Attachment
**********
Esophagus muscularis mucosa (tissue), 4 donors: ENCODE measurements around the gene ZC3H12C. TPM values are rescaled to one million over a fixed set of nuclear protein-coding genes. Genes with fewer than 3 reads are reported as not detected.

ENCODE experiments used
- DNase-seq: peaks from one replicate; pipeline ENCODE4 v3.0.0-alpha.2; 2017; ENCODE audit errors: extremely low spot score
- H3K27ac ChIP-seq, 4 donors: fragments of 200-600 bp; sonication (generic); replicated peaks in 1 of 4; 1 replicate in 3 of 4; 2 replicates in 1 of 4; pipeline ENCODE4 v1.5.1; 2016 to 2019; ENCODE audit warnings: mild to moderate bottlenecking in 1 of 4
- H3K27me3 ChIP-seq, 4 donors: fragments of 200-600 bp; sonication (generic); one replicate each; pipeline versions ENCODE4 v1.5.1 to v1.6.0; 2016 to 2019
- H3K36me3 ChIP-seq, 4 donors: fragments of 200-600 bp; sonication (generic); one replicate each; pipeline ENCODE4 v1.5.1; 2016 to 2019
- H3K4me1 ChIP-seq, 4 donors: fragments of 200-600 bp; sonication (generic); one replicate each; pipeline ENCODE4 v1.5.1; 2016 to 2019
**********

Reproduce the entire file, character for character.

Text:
Esophagus muscularis mucosa (tissue), 4 donors: ENCODE measurements around the gene ZC3H12C. TPM values are rescaled to one million over a fixed set of nuclear protein-coding genes. Genes with fewer than 3 reads are reported as not detected.

ENCODE experiments used
- DNase-seq: peaks from one replicate; pipeline ENCODE4 v3.0.0-alpha.2; 2017; ENCODE audit errors: extremely low spot score
- H3K27ac ChIP-seq, 4 donors: fragments of 200-600 bp; sonication (generic); replicated peaks in 1 of 4; 1 replicate in 3 of 4; 2 replicates in 1 of 4; pipeline ENCODE4 v1.5.1; 2016 to 2019; ENCODE audit warnings: mild to moderate bottlenecking in 1 of 4
- H3K27me3 ChIP-seq, 4 donors: fragments of 200-600 bp; sonication (generic); one replicate each; pipeline versions ENCODE4 v1.5.1 to v1.6.0; 2016 to 2019
- H3K36me3 ChIP-seq, 4 donors: fragments of 200-600 bp; sonication (generic); one replicate each; pipeline ENCODE4 v1.5.1; 2016 to 2019
- H3K4me1 ChIP-seq, 4 donors: fragments of 200-600 bp; sonication (generic); one replicate each; pipeline ENCODE4 v1.5.1; 2016 to 2019